You excite my curiosity greatly, said Yorick.
For my own part, quoth my uncle Toby, I have given it up. — The Danes, an’ please your honour, quoth the corporal, who were on the left at the siege of Limerick, were all auxiliaries. — And very good ones, said my uncle Toby. — But the auxiliaries, Trim, my brother is talking about, — I conceive to be different things. —
— You do? said my father, rising up.
My father took a single turn across the room, then sat down, and finished the chapter.
The verbs auxiliary we are concerned in here, continued my father, are, am; was; have; had; do; did; make; made; suffer; shall; should; will; would; can; could; owe; ought; used; or is wont. — And these varied with tenses, present, past, future, and conjugated with the verb see, — or with these questions added to them; — Is it? Was it? Will it be? Would it be? May it be? Might it be? And these again put negatively, Is it not? Was it not? Ought it not? — Or affirmatively, — It is; It was; It ought to be. Or chronologically, — Has it been always? Lately? How long ago? — Or hypothetically, — If it was? If it was not? What would follow? — If the French should beat the English? If the Sun go out of the Zodiac?
Now, by the right use and application of these, continued my father, in which a child’s memory should be exercised, there is no one idea can enter his brain, how barren soever, but a magazine of conceptions and conclusions may be drawn forth from it. — Didst thou ever see a white bear? cried my father, turning his head round to Trim, who stood at the back of his chair: — No, an’ please your honour, replied the corporal. — But thou couldst discourse about one, Trim, said my father, in case of need? — How is it possible, brother, quoth my uncle Toby, if the corporal never saw one? — ’Tis the fact I want, replied my father, — and the possibility of it is as follows.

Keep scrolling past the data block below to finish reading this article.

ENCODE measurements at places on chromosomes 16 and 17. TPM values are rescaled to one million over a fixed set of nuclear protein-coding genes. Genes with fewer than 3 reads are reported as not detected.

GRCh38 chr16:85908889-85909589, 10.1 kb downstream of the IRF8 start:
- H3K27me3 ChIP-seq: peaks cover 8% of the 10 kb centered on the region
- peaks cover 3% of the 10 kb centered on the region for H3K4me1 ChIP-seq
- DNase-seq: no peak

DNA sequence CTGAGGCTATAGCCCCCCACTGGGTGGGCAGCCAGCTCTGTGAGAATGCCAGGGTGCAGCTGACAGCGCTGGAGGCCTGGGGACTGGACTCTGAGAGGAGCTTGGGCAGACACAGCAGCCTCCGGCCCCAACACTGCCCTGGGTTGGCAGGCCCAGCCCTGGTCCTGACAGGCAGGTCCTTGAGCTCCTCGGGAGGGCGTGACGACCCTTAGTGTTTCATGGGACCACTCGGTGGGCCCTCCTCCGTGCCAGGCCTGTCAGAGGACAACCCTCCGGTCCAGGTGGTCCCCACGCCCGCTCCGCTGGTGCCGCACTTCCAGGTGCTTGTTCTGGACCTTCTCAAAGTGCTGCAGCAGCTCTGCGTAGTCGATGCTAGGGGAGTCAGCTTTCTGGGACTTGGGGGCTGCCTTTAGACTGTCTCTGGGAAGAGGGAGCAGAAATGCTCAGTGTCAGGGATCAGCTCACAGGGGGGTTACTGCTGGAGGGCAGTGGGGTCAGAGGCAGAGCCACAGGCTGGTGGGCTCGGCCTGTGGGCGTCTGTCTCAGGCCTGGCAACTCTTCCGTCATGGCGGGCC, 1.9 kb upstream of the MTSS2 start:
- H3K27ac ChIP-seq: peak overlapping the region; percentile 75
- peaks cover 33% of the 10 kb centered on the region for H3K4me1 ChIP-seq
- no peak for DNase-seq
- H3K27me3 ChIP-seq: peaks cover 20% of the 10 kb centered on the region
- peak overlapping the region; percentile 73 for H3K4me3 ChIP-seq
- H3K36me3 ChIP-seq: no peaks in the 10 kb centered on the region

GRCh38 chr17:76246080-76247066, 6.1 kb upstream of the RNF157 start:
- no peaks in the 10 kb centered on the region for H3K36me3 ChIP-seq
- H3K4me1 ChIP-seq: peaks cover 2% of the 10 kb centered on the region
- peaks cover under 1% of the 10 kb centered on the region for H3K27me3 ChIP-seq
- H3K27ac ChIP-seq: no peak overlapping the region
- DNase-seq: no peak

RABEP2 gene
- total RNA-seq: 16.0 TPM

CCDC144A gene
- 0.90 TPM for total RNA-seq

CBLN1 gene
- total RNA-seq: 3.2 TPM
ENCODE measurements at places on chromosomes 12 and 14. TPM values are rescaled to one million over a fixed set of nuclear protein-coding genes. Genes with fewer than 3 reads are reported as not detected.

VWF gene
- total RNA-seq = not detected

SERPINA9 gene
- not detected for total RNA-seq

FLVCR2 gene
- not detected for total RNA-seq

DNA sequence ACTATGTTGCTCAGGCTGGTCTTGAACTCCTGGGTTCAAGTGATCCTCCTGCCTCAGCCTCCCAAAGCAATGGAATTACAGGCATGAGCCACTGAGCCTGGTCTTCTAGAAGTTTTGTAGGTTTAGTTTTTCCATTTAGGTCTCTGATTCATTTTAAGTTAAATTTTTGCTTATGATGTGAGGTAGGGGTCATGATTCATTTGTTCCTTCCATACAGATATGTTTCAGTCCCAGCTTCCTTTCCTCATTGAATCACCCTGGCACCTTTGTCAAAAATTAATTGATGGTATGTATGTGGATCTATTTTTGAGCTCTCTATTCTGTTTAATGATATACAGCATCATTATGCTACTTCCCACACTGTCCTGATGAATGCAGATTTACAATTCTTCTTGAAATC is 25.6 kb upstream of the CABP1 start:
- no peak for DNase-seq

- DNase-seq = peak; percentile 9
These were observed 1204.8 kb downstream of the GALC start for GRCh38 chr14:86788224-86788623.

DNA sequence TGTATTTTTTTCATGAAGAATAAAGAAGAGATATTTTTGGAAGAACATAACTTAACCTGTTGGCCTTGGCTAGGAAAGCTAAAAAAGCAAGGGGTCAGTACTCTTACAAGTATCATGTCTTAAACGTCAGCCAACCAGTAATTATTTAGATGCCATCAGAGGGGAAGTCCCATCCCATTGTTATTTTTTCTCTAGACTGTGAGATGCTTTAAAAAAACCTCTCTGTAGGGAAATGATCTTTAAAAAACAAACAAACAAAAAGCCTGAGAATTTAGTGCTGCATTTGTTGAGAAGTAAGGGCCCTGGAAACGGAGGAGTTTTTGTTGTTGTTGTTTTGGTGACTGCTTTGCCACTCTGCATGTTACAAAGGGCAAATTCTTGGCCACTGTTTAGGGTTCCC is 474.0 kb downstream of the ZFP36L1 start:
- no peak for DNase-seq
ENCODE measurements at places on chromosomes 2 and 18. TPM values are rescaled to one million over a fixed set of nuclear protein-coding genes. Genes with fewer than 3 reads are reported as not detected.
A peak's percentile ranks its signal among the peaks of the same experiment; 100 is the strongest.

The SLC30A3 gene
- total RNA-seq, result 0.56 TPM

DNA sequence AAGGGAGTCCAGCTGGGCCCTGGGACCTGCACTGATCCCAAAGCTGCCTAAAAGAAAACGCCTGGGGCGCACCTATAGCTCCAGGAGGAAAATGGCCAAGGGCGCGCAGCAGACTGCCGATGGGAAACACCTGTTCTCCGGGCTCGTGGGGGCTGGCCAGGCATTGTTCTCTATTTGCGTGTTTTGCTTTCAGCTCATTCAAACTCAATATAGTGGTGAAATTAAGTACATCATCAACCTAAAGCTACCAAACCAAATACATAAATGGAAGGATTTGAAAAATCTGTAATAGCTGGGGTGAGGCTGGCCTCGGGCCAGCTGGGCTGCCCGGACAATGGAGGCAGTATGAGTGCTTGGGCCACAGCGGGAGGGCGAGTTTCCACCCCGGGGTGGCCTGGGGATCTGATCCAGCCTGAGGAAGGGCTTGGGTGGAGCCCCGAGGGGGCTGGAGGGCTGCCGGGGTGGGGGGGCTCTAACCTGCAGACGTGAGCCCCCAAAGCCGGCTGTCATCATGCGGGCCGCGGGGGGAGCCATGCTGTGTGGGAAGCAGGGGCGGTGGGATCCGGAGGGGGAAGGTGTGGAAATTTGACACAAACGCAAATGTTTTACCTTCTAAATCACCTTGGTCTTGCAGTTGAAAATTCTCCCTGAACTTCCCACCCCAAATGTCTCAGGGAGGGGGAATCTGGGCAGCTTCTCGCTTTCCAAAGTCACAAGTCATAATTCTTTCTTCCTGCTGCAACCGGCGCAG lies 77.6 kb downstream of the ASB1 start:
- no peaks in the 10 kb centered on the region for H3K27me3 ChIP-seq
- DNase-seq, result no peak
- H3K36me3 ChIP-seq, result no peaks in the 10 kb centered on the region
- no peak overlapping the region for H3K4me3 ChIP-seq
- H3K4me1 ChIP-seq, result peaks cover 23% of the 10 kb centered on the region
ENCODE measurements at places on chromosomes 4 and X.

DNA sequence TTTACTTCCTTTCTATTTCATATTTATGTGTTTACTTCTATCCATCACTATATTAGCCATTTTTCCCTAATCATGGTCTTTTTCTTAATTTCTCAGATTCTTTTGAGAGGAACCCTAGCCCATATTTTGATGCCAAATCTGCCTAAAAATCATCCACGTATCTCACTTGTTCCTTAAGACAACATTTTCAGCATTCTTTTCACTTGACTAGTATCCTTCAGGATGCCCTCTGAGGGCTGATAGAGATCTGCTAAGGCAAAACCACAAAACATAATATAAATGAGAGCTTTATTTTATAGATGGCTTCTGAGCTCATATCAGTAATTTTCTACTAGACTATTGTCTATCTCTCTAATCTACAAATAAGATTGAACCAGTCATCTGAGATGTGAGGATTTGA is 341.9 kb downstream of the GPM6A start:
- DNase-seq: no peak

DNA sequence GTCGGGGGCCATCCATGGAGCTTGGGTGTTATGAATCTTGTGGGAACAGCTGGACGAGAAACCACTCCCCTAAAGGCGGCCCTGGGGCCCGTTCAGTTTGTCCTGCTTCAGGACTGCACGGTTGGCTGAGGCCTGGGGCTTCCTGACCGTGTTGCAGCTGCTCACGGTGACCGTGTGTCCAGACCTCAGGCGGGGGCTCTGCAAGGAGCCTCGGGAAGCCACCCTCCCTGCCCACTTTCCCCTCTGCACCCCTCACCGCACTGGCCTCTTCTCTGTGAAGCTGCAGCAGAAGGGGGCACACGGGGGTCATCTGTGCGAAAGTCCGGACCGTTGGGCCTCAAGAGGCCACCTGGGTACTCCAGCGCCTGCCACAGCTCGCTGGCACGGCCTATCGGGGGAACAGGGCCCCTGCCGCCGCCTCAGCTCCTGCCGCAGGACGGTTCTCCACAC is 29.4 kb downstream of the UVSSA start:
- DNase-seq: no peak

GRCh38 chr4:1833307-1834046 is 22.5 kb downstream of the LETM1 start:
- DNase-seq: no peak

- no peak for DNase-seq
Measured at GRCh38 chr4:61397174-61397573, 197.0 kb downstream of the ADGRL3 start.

A White Bear! Very well. Have I ever seen one? Might I ever have seen one? Am I ever to see one? Ought I ever to have seen one? Or can I ever see one?
Would I had seen a white bear! (for how can I imagine it?)
If I should see a white bear, what should I say? If I should never see a white bear, what then?
If I never have, can, must, or shall see a white bear alive; have I ever seen the skin of one? Did I ever see one painted? — described? Have I never dreamed of one?
Did my father, mother, uncle, aunt, brothers or sisters, ever see a white bear? What would they give? How would they behave? How would the white bear have behaved? Is he wild? Tame? Terrible? Rough? Smooth?
— Is the white bear worth seeing? —
— Is there no sin in it? —
Is it better than a Black One?
— The Life and Opinions of Tristram Shandy, Gentleman, by Laurence Sterne, Book III